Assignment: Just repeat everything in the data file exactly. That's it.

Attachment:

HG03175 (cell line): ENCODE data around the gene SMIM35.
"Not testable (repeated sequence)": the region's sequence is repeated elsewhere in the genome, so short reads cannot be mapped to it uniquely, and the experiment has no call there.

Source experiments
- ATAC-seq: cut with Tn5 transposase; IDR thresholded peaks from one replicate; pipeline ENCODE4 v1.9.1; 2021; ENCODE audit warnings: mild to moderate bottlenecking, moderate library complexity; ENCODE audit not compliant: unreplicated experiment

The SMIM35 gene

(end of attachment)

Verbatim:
HG03175 (cell line): ENCODE data around the gene SMIM35.
"Not testable (repeated sequence)": the region's sequence is repeated elsewhere in the genome, so short reads cannot be mapped to it uniquely, and the experiment has no call there.

Source experiments
- ATAC-seq: cut with Tn5 transposase; IDR thresholded peaks from one replicate; pipeline ENCODE4 v1.9.1; 2021; ENCODE audit warnings: mild to moderate bottlenecking, moderate library complexity; ENCODE audit not compliant: unreplicated experiment

The SMIM35 gene